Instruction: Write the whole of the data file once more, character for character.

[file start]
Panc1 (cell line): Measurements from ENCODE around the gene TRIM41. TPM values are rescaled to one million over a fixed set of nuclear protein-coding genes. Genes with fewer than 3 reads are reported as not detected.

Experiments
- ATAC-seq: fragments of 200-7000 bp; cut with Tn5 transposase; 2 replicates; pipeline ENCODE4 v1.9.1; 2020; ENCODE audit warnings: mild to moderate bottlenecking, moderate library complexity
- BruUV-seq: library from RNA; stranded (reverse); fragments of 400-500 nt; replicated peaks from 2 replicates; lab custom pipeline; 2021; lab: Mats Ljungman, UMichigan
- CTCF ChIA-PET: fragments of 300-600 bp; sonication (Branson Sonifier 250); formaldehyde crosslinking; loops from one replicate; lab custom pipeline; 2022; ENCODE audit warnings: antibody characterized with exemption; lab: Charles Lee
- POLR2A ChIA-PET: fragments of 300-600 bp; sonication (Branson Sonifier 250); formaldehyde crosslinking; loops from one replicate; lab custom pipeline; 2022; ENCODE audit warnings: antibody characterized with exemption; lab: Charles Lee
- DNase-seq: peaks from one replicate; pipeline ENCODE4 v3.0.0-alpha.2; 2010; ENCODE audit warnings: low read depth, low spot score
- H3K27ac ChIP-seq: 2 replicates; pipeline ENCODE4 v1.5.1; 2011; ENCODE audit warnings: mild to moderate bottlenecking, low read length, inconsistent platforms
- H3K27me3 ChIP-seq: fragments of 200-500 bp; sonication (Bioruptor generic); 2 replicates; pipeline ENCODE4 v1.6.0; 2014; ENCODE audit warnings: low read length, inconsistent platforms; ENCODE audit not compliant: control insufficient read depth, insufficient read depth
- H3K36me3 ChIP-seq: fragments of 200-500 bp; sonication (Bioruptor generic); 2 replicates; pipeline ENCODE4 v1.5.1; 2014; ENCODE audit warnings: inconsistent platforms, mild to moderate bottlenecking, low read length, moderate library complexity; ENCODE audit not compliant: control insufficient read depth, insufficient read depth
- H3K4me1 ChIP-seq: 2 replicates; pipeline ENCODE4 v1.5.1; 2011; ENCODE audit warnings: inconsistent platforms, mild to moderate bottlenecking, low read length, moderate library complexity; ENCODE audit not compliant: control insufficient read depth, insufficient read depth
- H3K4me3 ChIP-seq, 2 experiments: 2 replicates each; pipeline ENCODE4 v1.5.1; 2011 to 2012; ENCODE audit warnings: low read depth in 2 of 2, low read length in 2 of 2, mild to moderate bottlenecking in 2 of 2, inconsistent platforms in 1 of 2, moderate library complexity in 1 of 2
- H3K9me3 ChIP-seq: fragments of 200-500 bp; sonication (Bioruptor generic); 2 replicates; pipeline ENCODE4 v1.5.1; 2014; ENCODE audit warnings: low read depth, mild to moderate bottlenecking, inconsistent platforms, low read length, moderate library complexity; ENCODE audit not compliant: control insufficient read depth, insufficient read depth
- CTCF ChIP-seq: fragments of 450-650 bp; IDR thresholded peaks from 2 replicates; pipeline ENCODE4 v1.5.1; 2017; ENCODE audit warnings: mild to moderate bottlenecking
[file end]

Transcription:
Panc1 (cell line): Measurements from ENCODE around the gene TRIM41. TPM values are rescaled to one million over a fixed set of nuclear protein-coding genes. Genes with fewer than 3 reads are reported as not detected.

Experiments
- ATAC-seq: fragments of 200-7000 bp; cut with Tn5 transposase; 2 replicates; pipeline ENCODE4 v1.9.1; 2020; ENCODE audit warnings: mild to moderate bottlenecking, moderate library complexity
- BruUV-seq: library from RNA; stranded (reverse); fragments of 400-500 nt; replicated peaks from 2 replicates; lab custom pipeline; 2021; lab: Mats Ljungman, UMichigan
- CTCF ChIA-PET: fragments of 300-600 bp; sonication (Branson Sonifier 250); formaldehyde crosslinking; loops from one replicate; lab custom pipeline; 2022; ENCODE audit warnings: antibody characterized with exemption; lab: Charles Lee
- POLR2A ChIA-PET: fragments of 300-600 bp; sonication (Branson Sonifier 250); formaldehyde crosslinking; loops from one replicate; lab custom pipeline; 2022; ENCODE audit warnings: antibody characterized with exemption; lab: Charles Lee
- DNase-seq: peaks from one replicate; pipeline ENCODE4 v3.0.0-alpha.2; 2010; ENCODE audit warnings: low read depth, low spot score
- H3K27ac ChIP-seq: 2 replicates; pipeline ENCODE4 v1.5.1; 2011; ENCODE audit warnings: mild to moderate bottlenecking, low read length, inconsistent platforms
- H3K27me3 ChIP-seq: fragments of 200-500 bp; sonication (Bioruptor generic); 2 replicates; pipeline ENCODE4 v1.6.0; 2014; ENCODE audit warnings: low read length, inconsistent platforms; ENCODE audit not compliant: control insufficient read depth, insufficient read depth
- H3K36me3 ChIP-seq: fragments of 200-500 bp; sonication (Bioruptor generic); 2 replicates; pipeline ENCODE4 v1.5.1; 2014; ENCODE audit warnings: inconsistent platforms, mild to moderate bottlenecking, low read length, moderate library complexity; ENCODE audit not compliant: control insufficient read depth, insufficient read depth
- H3K4me1 ChIP-seq: 2 replicates; pipeline ENCODE4 v1.5.1; 2011; ENCODE audit warnings: inconsistent platforms, mild to moderate bottlenecking, low read length, moderate library complexity; ENCODE audit not compliant: control insufficient read depth, insufficient read depth
- H3K4me3 ChIP-seq, 2 experiments: 2 replicates each; pipeline ENCODE4 v1.5.1; 2011 to 2012; ENCODE audit warnings: low read depth in 2 of 2, low read length in 2 of 2, mild to moderate bottlenecking in 2 of 2, inconsistent platforms in 1 of 2, moderate library complexity in 1 of 2
- H3K9me3 ChIP-seq: fragments of 200-500 bp; sonication (Bioruptor generic); 2 replicates; pipeline ENCODE4 v1.5.1; 2014; ENCODE audit warnings: low read depth, mild to moderate bottlenecking, inconsistent platforms, low read length, moderate library complexity; ENCODE audit not compliant: control insufficient read depth, insufficient read depth
- CTCF ChIP-seq: fragments of 450-650 bp; IDR thresholded peaks from 2 replicates; pipeline ENCODE4 v1.5.1; 2017; ENCODE audit warnings: mild to moderate bottlenecking